What Happens at a Horse Race?
A horse race is a method of selecting the next CEO in which candidates vie for the position by working their way up through a series of critical roles until they attain the competencies and seasoning needed to lead the company. While the horse race is not foolproof, those who favor this method of selection argue it can offer a number of benefits to the organization. However, a board considering this approach should first consider whether the culture and structure of the company are compatible with a horse race, and then develop strategies that can minimize the potential disruptions to the business.
The first thing you notice about the horses at a horse race is that they are thirsty. That’s because they’ve all been injected that morning with Lasix, a diuretic noted on the racing form by a boldface “L.” Lasix is prescribed to prevent pulmonary bleeding from hard running. It also helps horses urinate off the heat and sweat. That’s important, because horses who don’t sweat well lose their edge in the heat.
Another thing you notice is that the horses are all pretty muddy. This is because they’ve been drenched in Lasix, and when they’re wet, their fur becomes darker. Lasix has the additional side effect of causing the horses to unload epic amounts of urine – twenty or thirty pounds worth. This, too, is good for the horses, because it helps them shed their mud.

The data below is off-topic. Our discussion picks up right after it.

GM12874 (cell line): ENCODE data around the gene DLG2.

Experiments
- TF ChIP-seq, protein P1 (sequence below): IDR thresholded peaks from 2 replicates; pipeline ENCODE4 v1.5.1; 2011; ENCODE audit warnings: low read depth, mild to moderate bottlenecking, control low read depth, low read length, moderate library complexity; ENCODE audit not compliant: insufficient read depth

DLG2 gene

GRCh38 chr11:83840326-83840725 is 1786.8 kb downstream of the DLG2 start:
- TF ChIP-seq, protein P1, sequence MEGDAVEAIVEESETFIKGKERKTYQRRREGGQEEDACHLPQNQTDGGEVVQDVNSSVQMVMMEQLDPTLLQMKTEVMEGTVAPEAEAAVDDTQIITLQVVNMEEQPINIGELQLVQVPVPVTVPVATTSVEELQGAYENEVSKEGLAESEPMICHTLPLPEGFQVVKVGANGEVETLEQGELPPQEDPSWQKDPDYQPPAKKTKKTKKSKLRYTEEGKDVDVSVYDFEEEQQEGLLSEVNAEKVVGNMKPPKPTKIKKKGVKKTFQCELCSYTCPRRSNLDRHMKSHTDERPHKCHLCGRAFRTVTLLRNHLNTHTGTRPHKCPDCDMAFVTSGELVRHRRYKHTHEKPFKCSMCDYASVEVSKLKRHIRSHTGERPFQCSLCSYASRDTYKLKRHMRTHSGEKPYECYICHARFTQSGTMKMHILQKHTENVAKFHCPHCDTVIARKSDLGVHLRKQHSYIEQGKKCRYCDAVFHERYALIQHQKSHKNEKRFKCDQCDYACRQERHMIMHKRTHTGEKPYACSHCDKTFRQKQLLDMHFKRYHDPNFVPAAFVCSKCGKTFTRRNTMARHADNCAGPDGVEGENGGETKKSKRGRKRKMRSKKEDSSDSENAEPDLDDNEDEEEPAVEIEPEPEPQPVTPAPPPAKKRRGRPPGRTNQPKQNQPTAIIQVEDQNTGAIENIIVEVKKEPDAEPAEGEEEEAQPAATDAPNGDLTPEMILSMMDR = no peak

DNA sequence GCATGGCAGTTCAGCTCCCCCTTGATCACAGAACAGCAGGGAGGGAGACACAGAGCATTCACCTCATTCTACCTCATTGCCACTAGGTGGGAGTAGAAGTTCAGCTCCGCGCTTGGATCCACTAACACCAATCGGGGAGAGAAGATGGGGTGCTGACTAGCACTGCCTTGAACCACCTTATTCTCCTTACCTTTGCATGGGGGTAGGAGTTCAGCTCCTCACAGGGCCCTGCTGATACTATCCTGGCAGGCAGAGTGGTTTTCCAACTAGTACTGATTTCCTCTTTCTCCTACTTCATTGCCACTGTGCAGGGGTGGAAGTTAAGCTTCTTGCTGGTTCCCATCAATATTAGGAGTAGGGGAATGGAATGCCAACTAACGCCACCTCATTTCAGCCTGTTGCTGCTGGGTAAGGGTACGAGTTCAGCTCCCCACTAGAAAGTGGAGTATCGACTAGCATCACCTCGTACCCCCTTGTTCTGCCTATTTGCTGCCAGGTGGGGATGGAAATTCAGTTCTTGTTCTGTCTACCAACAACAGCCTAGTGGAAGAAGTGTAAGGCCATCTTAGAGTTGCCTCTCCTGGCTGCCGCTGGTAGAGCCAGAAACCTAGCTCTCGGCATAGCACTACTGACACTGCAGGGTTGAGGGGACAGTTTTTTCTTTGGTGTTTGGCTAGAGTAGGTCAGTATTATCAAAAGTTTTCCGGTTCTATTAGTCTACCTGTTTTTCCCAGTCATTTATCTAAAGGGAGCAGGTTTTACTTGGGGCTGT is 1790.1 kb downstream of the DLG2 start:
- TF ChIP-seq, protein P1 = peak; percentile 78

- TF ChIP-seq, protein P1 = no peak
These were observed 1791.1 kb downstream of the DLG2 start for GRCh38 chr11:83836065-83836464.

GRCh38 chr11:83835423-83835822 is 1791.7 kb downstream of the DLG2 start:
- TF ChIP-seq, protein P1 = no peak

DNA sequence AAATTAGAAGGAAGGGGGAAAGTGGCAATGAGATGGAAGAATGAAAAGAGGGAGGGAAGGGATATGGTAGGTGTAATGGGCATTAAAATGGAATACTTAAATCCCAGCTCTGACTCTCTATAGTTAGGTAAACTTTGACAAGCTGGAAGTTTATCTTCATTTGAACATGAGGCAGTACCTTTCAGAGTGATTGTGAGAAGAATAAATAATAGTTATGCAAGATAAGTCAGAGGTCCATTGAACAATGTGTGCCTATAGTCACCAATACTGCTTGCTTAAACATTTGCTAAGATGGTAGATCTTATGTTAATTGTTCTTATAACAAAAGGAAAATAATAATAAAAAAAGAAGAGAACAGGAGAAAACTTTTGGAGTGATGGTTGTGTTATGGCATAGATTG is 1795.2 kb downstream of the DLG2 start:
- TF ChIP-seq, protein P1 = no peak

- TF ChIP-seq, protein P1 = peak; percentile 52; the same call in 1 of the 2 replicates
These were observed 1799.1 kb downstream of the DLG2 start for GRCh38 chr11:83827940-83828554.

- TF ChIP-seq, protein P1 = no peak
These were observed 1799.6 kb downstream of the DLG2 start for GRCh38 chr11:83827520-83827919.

When the horses line up at the starting gate, they’re looking for a signal from the jockeys that they’re ready to run. Bettors like to look at a horse’s coat in the walking ring, and if it’s bright and rippling with sweat, the horse is thought to be ready to run. But when Mongolian Groom got to the gate, he balked.
That wasn’t unusual, because the horses were nervous, and the starting gate was crowded. There were eight or nine horses, and War of Will led early on. McKinzie, a small-framed bay, was right behind him.
As the race wore on, the pack became more compressed. The horses were exhausted by the end, but they still had to jump a few hurdles. That part was grueling.
The winners of the races take home a substantial amount of money. The racers also gain a certain level of fame. But the race industry is struggling, with shrinking attendance and declining revenue. In addition, a growing number of would-be fans are turned off by animal cruelty issues. These include sloppy training methods, drug use, and the fact that many horses end their lives in foreign slaughterhouses.